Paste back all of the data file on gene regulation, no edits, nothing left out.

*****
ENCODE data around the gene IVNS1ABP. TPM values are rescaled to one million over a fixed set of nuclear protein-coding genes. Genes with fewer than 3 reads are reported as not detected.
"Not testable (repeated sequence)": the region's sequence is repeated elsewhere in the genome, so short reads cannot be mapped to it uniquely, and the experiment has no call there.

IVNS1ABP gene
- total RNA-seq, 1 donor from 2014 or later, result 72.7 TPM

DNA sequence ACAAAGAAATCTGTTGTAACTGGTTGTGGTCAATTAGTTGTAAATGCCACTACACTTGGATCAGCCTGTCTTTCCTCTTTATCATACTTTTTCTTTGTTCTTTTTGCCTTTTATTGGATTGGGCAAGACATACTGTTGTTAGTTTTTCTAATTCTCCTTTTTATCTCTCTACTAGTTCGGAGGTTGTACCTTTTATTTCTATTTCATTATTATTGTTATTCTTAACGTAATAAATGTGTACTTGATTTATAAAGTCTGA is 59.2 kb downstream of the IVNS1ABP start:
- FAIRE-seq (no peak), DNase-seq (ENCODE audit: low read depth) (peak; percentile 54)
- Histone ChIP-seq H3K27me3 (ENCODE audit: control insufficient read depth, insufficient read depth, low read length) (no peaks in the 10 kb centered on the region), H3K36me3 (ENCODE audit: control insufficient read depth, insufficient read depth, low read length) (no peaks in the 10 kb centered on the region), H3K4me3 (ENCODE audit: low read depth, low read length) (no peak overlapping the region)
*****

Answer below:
ENCODE data around the gene IVNS1ABP. TPM values are rescaled to one million over a fixed set of nuclear protein-coding genes. Genes with fewer than 3 reads are reported as not detected.
"Not testable (repeated sequence)": the region's sequence is repeated elsewhere in the genome, so short reads cannot be mapped to it uniquely, and the experiment has no call there.

IVNS1ABP gene
- total RNA-seq, 1 donor from 2014 or later, result 72.7 TPM

DNA sequence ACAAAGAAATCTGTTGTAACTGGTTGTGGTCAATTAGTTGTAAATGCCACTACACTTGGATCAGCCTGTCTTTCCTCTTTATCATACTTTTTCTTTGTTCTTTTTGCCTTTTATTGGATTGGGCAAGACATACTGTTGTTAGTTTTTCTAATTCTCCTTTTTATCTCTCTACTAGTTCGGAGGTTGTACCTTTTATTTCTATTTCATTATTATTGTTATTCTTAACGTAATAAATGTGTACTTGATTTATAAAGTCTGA is 59.2 kb downstream of the IVNS1ABP start:
- FAIRE-seq (no peak), DNase-seq (ENCODE audit: low read depth) (peak; percentile 54)
- Histone ChIP-seq H3K27me3 (ENCODE audit: control insufficient read depth, insufficient read depth, low read length) (no peaks in the 10 kb centered on the region), H3K36me3 (ENCODE audit: control insufficient read depth, insufficient read depth, low read length) (no peaks in the 10 kb centered on the region), H3K4me3 (ENCODE audit: low read depth, low read length) (no peak overlapping the region)